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“Our doubts are traitors,
and make us lose the good we oft might win
by fearing to attempt.”
William Shakespeare, Measure for Measure
Shakespeare said it best when he said that “our doubts are traitors.” They betray us by preventing us from engaging with our creativity in a healthful way. They betray us by instilling fear in us that our words will never matter. And they betray us by asserting their will over us. If we give in to those doubts and fears, we lose the chance at achieving greatness with our writing and making a difference in the world.
In my previous post, I wrote about how we can manage our own writing expectations. One of the factors I described is the inner critic, that internal voice that suggests you may never be good enough.
That inner critic is especially adept at creating an atmosphere of self-doubt. When that critic plants seeds of self-doubt in your mind, they are bound to sprout numerous buds that can grow into overgrown weeds. When those overgrown weeks begin to choke your creativity, you know it’s time to take action. The last thing you want is self-doubt creeping into your writing practice.
Many writers have written about how they have dealt with feelings of self-doubt and insecurity all their writing lives. No one is immune from feeling that way, not even the most successful published authors like Stephen King, Clive Cussler and Sandra Brown, to name a few. I’m sure even Shakespeare had moments when he doubted himself. Self-doubt is as common as breathing.
Every writer who has experienced those feelings have found ways to deal with them, from journaling to staying focused on their craft to simply ignoring them. Borrowing from some of their ideas, here are a few ideas how you can deal with self-doubt when it makes its presence known in your writing practice.
1. Acknowledge its presence. Every writer who has ever written anything, published or not, has experienced occasional bouts of self-doubt in their careers, and the more successful ones are more prone to experiencing its ugly cousin, Imposter Syndrome. That’s the unshakable belief that you’re getting away with something and that you will soon be found out as a fraud. Realize that self-doubt happens to everybody. It’s a normal part of the writing process and it doesn’t mean that there is anything wrong with you. In fact, many writing experts say that if you don’t ever feel self-doubt, you’re probably doing something wrong.
2. Give self-doubt a persona. Whether you call it your internal critic, the fraud police or something else, it might help to give self-doubt a name, writes Jim Dempsey at Writer Unboxed. Or try drawing a picture of it. What does self-doubt look like to you? Then put the drawing on your wall and stare it down whenever it tries to speak to you. When it shows up in your practice, you can say, “Oh, no, here comes Negative Nellie again!” It might be easier to fight off its effects when you can bring it out in the open, rather than hide it away in your subconscious where it can do more damage.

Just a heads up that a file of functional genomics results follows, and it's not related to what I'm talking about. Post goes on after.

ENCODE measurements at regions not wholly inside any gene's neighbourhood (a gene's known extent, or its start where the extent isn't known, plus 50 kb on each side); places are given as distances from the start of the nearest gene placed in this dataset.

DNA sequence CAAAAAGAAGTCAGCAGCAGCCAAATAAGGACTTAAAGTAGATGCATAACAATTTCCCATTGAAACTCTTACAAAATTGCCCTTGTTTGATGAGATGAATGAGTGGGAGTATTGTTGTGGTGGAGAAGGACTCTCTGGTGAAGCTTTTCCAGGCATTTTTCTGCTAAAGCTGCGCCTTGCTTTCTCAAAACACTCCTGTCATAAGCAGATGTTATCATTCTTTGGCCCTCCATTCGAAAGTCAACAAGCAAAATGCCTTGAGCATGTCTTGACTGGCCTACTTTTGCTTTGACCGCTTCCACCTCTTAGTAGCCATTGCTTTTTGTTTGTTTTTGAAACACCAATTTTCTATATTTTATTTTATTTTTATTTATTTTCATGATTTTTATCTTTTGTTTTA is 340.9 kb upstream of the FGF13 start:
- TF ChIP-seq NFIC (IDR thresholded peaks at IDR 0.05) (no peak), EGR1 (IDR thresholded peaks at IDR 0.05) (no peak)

3. Write about your feelings. If you keep a journal, as most writers do, take time to write about those dogged feelings of doubt so they don’t overwhelm you. It can be easy to allow self-doubt to consume you to the point where you cannot write or create anything. Don’t do that. Instead, write about those feelings. It’s another way of acknowledging their existence, and that’s healthier than brushing them aside in the hopes they will go away.
4. Realize the feeling is temporary. Feelings of self-doubt and insecurity will ebb and flow in your life like ocean waves. Recognize that those feelings will pass in a matter of hours or days. Don’t let them deter you from your writing. In fact, most writers say it’s important to keep writing during those blue periods. You’ll eventually come out of them.
5. Give yourself permission to write junk. During those periods of self-doubt, it’s important to keep writing, suggests Ruthanne Reid at The Write Practice. Your writing won’t be the best stuff, but at least you are still working on your craft. There’s no such thing as wasted words, she says. No matter how awful your writing may be during that phase, there’s bound to be nuggets of valuable content that you can build on. Have faith in the writing process. It won’t let you down.
Acknowledge that self-doubt is part of the writing process. Make friends with it. Know that it will come and go in your life like old friends do. The next time it shows up in your writing practice, welcome it. Remember that it’s there to help you overcome obstacles so you become a better writer.